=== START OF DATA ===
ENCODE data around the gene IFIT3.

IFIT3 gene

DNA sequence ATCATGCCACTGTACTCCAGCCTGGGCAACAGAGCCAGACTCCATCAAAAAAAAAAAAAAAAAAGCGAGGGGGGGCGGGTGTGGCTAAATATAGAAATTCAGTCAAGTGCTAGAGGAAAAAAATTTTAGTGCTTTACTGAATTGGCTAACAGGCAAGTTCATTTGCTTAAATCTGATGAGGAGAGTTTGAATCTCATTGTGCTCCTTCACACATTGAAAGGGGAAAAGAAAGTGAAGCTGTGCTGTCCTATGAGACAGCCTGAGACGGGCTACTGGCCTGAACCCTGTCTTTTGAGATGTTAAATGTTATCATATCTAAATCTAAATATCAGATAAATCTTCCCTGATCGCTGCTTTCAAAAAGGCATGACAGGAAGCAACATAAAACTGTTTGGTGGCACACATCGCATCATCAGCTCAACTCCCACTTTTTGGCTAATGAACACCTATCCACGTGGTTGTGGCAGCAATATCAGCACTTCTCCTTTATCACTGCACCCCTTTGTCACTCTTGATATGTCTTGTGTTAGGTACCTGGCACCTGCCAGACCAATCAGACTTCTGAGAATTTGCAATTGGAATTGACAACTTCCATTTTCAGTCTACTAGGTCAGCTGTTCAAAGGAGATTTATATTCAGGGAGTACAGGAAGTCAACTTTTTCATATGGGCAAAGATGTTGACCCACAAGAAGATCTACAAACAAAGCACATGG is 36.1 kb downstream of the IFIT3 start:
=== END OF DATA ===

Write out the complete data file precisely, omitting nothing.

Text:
ENCODE data around the gene IFIT3.

IFIT3 gene

DNA sequence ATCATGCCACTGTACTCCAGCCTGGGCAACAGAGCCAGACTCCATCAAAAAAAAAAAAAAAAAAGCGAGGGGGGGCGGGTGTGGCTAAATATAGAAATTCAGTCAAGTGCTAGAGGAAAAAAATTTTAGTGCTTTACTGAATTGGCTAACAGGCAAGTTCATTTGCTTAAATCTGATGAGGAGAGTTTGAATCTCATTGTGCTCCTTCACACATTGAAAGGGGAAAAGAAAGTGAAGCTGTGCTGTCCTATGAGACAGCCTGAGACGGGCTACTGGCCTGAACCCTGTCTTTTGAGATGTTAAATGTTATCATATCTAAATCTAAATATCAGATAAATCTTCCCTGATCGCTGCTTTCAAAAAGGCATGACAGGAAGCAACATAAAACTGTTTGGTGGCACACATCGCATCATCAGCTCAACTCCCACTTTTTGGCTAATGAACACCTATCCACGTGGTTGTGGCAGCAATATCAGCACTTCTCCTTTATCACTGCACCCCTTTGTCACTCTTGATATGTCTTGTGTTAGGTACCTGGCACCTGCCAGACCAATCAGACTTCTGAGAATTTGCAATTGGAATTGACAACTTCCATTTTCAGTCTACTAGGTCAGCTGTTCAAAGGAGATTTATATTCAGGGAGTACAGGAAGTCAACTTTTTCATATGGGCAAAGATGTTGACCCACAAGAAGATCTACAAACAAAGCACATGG is 36.1 kb downstream of the IFIT3 start: